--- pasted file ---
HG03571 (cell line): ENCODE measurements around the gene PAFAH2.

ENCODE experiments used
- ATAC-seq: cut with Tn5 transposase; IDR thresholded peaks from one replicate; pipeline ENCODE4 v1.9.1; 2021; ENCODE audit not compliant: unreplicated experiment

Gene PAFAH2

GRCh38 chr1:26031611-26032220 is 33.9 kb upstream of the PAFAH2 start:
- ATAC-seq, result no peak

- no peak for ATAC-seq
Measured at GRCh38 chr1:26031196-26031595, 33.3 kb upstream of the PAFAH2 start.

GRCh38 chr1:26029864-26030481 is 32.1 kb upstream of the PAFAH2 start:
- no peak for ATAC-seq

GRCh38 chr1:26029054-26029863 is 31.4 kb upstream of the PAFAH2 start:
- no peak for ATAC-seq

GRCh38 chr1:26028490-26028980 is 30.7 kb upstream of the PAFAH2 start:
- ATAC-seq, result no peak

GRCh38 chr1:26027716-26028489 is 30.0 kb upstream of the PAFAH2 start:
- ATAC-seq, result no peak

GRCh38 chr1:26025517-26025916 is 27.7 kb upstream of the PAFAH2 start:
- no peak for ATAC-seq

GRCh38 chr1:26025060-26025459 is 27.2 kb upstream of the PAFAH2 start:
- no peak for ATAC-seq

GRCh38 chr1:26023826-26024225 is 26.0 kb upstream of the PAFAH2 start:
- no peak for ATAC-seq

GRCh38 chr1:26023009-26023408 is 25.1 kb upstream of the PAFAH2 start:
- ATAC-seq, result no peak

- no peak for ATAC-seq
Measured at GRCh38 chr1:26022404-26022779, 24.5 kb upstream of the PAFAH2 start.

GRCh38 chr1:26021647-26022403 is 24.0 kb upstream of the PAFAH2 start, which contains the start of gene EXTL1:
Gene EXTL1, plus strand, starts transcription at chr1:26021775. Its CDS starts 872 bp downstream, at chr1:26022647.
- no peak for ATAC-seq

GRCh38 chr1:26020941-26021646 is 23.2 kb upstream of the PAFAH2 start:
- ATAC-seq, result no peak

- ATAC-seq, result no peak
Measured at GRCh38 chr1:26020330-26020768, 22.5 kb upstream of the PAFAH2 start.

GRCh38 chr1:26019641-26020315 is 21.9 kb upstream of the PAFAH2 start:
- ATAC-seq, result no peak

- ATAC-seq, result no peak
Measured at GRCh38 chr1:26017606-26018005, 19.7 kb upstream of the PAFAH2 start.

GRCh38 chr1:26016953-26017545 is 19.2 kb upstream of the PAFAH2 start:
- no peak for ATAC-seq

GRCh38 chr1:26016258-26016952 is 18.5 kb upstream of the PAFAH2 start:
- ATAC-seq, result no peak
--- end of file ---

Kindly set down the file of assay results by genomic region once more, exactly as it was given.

HG03571 (cell line): ENCODE measurements around the gene PAFAH2.

ENCODE experiments used
- ATAC-seq: cut with Tn5 transposase; IDR thresholded peaks from one replicate; pipeline ENCODE4 v1.9.1; 2021; ENCODE audit not compliant: unreplicated experiment

Gene PAFAH2

GRCh38 chr1:26031611-26032220 is 33.9 kb upstream of the PAFAH2 start:
- ATAC-seq, result no peak

- no peak for ATAC-seq
Measured at GRCh38 chr1:26031196-26031595, 33.3 kb upstream of the PAFAH2 start.

GRCh38 chr1:26029864-26030481 is 32.1 kb upstream of the PAFAH2 start:
- no peak for ATAC-seq

GRCh38 chr1:26029054-26029863 is 31.4 kb upstream of the PAFAH2 start:
- no peak for ATAC-seq

GRCh38 chr1:26028490-26028980 is 30.7 kb upstream of the PAFAH2 start:
- ATAC-seq, result no peak

GRCh38 chr1:26027716-26028489 is 30.0 kb upstream of the PAFAH2 start:
- ATAC-seq, result no peak

GRCh38 chr1:26025517-26025916 is 27.7 kb upstream of the PAFAH2 start:
- no peak for ATAC-seq

GRCh38 chr1:26025060-26025459 is 27.2 kb upstream of the PAFAH2 start:
- no peak for ATAC-seq

GRCh38 chr1:26023826-26024225 is 26.0 kb upstream of the PAFAH2 start:
- no peak for ATAC-seq

GRCh38 chr1:26023009-26023408 is 25.1 kb upstream of the PAFAH2 start:
- ATAC-seq, result no peak

- no peak for ATAC-seq
Measured at GRCh38 chr1:26022404-26022779, 24.5 kb upstream of the PAFAH2 start.

GRCh38 chr1:26021647-26022403 is 24.0 kb upstream of the PAFAH2 start, which contains the start of gene EXTL1:
Gene EXTL1, plus strand, starts transcription at chr1:26021775. Its CDS starts 872 bp downstream, at chr1:26022647.
- no peak for ATAC-seq

GRCh38 chr1:26020941-26021646 is 23.2 kb upstream of the PAFAH2 start:
- ATAC-seq, result no peak

- ATAC-seq, result no peak
Measured at GRCh38 chr1:26020330-26020768, 22.5 kb upstream of the PAFAH2 start.

GRCh38 chr1:26019641-26020315 is 21.9 kb upstream of the PAFAH2 start:
- ATAC-seq, result no peak

- ATAC-seq, result no peak
Measured at GRCh38 chr1:26017606-26018005, 19.7 kb upstream of the PAFAH2 start.

GRCh38 chr1:26016953-26017545 is 19.2 kb upstream of the PAFAH2 start:
- no peak for ATAC-seq

GRCh38 chr1:26016258-26016952 is 18.5 kb upstream of the PAFAH2 start:
- ATAC-seq, result no peak